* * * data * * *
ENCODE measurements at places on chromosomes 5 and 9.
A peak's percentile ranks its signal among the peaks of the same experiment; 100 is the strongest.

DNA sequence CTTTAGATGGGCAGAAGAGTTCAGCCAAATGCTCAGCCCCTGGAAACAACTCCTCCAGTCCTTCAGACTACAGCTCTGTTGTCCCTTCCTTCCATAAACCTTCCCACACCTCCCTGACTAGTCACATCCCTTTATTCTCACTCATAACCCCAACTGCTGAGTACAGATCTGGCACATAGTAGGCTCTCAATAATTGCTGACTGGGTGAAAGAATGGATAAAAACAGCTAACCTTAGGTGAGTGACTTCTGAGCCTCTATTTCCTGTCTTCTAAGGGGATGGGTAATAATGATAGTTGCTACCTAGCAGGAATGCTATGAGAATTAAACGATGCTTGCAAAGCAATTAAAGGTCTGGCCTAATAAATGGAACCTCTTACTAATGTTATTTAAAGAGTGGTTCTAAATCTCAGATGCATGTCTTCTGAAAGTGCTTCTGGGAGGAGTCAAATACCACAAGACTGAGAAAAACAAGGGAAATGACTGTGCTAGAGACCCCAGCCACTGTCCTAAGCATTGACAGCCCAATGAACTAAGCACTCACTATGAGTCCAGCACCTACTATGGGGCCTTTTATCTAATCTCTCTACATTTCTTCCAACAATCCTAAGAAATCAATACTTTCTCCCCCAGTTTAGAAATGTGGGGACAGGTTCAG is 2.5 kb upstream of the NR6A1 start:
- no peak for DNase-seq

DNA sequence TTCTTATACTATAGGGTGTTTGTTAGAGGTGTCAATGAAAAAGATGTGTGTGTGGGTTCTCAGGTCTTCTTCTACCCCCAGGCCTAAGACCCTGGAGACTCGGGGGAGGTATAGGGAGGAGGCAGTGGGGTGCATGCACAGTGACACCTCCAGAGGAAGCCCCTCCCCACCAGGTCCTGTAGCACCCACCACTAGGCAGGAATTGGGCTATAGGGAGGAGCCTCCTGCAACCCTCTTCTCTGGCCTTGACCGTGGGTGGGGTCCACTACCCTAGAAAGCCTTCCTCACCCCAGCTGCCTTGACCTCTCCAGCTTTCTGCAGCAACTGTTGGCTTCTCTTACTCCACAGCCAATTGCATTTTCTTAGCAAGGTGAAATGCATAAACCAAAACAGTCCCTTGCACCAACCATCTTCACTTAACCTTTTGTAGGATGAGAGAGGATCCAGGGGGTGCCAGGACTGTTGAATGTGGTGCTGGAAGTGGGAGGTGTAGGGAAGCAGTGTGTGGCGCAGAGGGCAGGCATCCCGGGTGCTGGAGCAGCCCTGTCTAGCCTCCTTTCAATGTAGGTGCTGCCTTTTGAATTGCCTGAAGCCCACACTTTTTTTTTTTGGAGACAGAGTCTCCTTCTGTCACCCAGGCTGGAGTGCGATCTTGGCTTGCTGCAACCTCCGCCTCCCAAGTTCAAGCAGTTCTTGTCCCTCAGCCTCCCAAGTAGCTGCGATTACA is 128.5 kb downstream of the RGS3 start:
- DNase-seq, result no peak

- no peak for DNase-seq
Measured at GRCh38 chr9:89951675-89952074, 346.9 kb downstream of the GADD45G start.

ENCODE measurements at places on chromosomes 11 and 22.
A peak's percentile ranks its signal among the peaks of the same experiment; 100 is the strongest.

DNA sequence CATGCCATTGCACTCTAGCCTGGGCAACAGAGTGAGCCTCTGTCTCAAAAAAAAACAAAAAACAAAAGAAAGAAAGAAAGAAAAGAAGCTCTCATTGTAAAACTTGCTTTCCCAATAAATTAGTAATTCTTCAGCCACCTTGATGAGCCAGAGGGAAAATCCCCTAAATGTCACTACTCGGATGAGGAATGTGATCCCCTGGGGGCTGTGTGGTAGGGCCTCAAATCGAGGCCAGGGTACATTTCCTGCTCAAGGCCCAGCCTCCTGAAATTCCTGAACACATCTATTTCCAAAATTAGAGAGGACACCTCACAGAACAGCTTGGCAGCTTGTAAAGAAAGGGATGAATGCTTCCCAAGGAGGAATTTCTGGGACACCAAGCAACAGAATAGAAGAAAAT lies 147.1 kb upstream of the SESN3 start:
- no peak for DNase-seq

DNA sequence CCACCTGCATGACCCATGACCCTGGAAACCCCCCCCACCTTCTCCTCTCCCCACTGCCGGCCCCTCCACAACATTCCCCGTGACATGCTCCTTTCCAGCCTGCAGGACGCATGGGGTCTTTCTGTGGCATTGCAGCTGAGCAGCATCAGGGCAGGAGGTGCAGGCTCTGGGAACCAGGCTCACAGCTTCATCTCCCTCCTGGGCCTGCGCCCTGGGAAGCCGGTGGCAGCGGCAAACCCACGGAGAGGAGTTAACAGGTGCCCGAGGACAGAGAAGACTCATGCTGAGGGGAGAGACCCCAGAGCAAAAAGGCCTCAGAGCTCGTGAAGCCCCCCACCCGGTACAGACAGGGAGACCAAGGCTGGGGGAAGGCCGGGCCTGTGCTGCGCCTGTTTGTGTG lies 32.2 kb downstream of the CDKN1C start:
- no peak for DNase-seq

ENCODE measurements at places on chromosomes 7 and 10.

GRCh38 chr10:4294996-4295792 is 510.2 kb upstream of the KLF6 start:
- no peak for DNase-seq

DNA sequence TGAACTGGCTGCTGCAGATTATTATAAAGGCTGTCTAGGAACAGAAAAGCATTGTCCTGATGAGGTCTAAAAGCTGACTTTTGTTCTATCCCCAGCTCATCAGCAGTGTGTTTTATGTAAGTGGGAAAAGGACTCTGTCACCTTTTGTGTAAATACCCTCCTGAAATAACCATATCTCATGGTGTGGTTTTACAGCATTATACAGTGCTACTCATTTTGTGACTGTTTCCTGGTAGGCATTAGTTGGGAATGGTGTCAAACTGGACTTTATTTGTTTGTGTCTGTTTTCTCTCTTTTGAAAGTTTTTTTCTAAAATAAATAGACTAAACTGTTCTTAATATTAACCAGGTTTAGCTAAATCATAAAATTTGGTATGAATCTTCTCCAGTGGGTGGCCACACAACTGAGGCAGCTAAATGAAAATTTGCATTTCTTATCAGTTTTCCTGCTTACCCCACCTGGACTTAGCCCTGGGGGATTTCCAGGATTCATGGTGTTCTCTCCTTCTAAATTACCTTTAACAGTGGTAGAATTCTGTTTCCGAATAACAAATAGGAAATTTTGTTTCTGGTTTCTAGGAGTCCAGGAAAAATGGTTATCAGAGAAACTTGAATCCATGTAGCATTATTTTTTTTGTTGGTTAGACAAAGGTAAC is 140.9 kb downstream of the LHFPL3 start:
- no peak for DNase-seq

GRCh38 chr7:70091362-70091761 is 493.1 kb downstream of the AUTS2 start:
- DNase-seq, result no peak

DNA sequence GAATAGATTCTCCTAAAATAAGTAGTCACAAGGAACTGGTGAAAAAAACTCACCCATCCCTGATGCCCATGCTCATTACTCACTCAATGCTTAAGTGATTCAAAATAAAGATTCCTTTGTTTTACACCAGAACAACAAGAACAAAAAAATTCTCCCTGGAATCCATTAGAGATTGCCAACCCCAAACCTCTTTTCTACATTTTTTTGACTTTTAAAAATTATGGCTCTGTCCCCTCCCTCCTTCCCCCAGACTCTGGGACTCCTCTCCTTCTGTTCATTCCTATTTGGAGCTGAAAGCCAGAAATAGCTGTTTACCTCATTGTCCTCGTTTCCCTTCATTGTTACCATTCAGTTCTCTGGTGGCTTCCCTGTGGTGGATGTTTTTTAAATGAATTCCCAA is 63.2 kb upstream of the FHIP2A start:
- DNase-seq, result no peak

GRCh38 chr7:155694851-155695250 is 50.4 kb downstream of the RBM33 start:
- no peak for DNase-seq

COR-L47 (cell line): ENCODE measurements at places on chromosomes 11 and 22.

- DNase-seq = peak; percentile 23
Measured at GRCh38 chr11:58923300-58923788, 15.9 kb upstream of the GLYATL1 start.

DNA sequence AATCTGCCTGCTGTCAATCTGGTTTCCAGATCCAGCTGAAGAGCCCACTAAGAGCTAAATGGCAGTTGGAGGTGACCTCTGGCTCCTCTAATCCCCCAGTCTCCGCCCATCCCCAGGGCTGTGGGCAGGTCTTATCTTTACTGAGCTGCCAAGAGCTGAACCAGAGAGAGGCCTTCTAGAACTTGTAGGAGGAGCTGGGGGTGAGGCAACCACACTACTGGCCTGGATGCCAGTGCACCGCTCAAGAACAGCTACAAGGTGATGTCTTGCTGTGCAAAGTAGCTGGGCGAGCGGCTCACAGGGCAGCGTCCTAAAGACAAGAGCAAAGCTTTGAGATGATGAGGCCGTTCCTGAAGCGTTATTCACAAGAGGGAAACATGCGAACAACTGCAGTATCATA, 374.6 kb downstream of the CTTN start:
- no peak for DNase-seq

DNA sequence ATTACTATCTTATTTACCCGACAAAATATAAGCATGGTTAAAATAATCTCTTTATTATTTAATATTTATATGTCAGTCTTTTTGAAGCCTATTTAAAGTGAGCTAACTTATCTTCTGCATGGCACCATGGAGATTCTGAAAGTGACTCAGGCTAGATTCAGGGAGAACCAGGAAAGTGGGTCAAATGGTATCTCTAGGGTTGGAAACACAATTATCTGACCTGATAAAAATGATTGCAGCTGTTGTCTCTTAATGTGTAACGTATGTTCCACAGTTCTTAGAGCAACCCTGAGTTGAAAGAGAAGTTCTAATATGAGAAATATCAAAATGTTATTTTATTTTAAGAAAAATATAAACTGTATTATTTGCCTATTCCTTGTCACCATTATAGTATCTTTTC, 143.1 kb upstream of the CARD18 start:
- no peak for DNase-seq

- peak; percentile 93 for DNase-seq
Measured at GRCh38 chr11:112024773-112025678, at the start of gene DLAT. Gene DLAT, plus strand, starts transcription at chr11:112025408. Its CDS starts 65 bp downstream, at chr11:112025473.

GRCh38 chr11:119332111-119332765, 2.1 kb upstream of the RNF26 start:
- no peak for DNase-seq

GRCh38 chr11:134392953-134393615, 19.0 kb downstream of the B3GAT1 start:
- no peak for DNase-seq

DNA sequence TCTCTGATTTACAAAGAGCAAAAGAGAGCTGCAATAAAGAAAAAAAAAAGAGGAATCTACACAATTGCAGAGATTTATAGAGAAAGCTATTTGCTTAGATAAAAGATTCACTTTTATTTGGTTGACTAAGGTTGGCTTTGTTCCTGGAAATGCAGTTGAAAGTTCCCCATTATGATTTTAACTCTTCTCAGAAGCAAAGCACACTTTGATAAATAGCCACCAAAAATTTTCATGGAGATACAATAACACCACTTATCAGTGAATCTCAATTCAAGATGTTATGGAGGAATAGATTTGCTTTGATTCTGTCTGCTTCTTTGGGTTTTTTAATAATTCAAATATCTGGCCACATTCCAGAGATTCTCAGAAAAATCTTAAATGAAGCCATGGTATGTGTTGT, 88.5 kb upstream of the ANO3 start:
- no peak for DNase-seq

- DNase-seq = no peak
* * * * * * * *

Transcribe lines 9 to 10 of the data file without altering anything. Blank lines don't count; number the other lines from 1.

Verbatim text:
ENCODE measurements at places on chromosomes 11 and 22.
A peak's percentile ranks its signal among the peaks of the same experiment; 100 is the strongest.